GJA has lost its feel-good factor, credibility – PRINPAG ex-Vice President

the likes of Gifty Afenyi Dadzie and Kabral Blay Amihere, a former vice president of the Private Newspapers and Online News
Publishers Association of Ghana (PRINPAG), Mr David Tamakloe, has observed.
Discussing Ghana’s media landscape on Class91.3FM’s morning show to mark World Press Freedom Day on Wednesday, 3 May 2023,
Mr Tamakloe, who is the editor of WhatsUP News, told Korku Lumor: “I think that over the years, the GJA has lost that stage – the stage
where it is seen as a body that speaks for journalists across the board, [as] an association that seeks the welfare of media practitioners – I
think that stage has been lost and over the years, there have been issues about credibility.”
“I mean, you saw, recently, the issues about the GJA elections, so, most of the journalists don’t feel about the GJA the way we used to
when the likes of Gifty Afenyi Dadzie and Kabral Blay [Amihere] were in charge”, Mr Tamakloe told Lumor.
In his view, journalists, in the past, “felt good to be members of the association but it is no longer like that”.
On the same show, a fellow discussant, Dr Abena Yeboah-Banin, of the Communications Studies Department of the University of Ghana,
surmised that the umbrella body for journalists may have lost its lustre as a result of a clash of different political ideologies of the leaders.
“I think, perhaps, part of what has happened with the GJA is the infiltration of positioning and ideology because if this person is in charge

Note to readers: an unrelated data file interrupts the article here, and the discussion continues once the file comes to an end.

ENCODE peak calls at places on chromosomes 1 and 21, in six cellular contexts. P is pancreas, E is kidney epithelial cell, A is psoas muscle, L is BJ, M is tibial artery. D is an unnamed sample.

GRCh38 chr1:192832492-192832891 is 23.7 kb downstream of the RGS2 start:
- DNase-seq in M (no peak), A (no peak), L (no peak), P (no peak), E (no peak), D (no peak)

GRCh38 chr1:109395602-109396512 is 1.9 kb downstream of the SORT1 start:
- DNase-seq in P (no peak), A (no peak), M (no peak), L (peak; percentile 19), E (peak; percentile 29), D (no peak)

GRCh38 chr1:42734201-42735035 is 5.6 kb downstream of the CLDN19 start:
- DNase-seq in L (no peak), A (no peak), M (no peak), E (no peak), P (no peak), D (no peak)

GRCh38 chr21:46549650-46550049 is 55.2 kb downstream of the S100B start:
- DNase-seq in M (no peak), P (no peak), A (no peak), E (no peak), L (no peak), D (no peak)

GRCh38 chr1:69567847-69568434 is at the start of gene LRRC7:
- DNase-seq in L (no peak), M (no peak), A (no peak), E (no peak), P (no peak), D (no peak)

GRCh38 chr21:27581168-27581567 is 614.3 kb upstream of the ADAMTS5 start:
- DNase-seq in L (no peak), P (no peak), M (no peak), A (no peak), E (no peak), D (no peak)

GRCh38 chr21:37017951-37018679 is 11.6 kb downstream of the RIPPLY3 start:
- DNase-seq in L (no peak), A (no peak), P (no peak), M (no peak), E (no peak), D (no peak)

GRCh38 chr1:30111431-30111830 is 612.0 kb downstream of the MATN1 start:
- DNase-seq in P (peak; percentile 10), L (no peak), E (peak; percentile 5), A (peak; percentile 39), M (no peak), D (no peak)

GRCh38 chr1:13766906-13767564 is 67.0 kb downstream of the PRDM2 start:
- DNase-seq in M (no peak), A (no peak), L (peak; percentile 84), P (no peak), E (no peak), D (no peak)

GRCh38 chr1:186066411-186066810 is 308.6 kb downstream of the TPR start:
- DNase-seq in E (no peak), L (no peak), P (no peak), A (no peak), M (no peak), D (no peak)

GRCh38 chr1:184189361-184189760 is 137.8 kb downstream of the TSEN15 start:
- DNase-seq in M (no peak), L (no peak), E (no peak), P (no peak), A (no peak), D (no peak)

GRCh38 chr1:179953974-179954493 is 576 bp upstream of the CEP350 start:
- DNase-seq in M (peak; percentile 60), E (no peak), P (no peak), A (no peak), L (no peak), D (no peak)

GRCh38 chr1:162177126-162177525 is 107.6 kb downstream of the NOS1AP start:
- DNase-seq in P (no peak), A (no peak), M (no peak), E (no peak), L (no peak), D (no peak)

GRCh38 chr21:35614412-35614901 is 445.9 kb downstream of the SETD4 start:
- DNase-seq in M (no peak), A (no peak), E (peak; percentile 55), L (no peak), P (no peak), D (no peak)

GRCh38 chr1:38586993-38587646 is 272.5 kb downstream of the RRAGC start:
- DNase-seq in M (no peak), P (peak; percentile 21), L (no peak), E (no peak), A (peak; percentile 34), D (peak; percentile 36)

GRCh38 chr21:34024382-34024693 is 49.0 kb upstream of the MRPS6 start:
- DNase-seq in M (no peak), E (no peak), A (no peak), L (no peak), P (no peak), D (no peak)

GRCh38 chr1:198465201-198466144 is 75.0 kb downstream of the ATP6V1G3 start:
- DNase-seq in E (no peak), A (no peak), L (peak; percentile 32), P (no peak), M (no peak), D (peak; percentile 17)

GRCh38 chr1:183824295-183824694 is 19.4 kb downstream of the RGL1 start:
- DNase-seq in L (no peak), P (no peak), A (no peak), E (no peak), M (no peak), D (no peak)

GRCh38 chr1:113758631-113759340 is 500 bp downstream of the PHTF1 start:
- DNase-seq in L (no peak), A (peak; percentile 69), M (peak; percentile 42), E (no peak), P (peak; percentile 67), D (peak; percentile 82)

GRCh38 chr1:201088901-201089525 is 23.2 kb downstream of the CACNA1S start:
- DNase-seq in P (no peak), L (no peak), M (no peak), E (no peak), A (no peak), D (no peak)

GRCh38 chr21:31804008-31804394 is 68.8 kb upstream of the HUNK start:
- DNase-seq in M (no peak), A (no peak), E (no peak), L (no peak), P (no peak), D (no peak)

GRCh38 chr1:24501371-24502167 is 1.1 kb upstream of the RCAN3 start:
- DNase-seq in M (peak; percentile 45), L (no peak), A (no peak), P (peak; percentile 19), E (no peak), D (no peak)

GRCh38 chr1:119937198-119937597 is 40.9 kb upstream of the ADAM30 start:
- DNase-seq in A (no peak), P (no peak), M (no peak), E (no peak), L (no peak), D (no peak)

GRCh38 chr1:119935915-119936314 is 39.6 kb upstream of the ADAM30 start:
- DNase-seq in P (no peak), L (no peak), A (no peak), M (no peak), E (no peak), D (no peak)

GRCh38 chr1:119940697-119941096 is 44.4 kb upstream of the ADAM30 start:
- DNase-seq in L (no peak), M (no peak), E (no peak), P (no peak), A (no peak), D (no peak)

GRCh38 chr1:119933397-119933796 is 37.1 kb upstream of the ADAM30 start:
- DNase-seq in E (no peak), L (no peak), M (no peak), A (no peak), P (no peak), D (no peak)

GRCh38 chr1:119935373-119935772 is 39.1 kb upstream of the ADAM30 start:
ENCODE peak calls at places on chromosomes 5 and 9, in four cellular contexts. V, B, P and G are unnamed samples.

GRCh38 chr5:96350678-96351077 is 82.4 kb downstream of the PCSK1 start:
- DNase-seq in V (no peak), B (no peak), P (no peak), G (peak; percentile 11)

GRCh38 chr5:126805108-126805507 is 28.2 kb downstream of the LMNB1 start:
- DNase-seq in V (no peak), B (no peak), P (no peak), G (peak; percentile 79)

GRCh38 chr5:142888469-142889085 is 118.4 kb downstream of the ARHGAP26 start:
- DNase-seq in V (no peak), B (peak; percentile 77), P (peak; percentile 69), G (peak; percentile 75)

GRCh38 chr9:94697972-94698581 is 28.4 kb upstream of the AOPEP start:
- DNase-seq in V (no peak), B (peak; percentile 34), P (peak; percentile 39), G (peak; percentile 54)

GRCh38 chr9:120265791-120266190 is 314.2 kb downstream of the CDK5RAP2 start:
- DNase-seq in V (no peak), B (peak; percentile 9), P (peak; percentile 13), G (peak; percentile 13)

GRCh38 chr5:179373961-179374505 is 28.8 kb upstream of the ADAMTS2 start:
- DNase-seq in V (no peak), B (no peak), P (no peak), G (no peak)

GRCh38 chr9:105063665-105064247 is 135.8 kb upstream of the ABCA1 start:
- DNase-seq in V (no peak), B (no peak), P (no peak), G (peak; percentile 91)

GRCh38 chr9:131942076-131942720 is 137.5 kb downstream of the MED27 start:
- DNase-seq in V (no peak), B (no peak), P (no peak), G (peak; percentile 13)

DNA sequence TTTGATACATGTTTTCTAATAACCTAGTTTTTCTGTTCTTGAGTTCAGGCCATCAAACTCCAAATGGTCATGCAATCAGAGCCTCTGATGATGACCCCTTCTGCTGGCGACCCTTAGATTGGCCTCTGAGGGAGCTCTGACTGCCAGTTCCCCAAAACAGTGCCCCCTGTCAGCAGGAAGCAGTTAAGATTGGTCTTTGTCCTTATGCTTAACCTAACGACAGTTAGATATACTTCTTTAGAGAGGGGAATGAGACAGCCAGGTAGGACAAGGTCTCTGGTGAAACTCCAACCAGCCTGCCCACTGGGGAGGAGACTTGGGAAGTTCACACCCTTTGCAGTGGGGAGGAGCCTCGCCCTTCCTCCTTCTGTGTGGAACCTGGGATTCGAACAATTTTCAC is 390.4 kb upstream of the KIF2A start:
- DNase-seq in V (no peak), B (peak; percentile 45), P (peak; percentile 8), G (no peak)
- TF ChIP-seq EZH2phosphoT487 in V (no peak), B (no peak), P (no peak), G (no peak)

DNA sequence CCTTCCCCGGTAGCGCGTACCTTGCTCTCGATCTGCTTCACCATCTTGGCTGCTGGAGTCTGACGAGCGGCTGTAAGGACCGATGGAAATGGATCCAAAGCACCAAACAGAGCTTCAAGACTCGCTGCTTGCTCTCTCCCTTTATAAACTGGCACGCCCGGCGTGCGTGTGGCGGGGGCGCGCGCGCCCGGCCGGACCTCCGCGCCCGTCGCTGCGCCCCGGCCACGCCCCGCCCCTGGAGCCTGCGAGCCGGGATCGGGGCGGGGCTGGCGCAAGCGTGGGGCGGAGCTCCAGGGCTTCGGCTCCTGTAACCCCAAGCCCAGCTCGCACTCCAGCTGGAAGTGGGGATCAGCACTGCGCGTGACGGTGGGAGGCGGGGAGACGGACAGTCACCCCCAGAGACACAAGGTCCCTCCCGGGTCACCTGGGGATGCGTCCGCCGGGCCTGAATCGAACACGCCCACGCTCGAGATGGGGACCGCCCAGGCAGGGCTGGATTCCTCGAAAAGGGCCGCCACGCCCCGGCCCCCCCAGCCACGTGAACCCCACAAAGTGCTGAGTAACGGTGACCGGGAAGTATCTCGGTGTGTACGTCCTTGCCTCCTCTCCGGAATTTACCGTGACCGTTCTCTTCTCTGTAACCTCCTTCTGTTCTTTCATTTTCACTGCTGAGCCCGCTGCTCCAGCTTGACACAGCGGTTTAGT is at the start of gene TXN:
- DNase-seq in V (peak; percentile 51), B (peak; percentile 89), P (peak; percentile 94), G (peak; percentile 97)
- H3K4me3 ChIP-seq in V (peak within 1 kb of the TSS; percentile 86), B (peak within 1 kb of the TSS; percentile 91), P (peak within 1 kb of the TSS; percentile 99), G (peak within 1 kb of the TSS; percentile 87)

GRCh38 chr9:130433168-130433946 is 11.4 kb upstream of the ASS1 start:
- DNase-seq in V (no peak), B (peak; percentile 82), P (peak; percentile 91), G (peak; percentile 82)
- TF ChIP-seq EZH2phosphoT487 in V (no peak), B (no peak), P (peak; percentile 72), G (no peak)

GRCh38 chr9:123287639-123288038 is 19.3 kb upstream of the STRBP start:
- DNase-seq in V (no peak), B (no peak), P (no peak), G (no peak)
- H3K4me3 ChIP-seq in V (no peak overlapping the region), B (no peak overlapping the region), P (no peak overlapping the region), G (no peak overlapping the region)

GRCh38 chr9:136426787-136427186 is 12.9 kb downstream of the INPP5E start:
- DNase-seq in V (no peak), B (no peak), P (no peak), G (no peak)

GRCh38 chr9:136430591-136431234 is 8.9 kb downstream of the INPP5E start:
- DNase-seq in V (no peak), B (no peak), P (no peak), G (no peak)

and I belong to this camp and I think he belongs to that camp, everything he is doing is wrong and that’s why it’s problematic”, she
In her view, the wearing of ideological lenses by journalists must be done with some finesse so as not to colour everything with politics.
“So, doing it by itself is not problematic if we are critical-minded as a people, it’s not that much of a big deal because you should be able to
see my content and say: ‘This is how I’m interpreting it’, but we’re too, sometimes, crass about our political leanings and how we want to
wear it that we just let it colour everything”, she decried, explaining: “So, where reason must prevail – somebody says ‘a good reason
must always give way to a better reason’ – even when we’ve met a better reason than ours, because of our colouring, we insist that our
position must be the one that holds sway and eventually, it infiltrates into all kinds of angles”.
“I mean, look at the challenges these two gentlemen [Mr Tamakloe and Mr Elvis Darko, editor of The Finder newspaper] are raising about
the GJA and they are supposed to be members, but if it’s gotten to that place, it means that even when a certain law is to be promulgated
to protect journalists, the voices that should feed that law have become divided and, so, it’s going to be: ‘Is it going to help the NPP
agenda or is it going to help the NDC agenda?’” Dr Yeboah-Banin noted.

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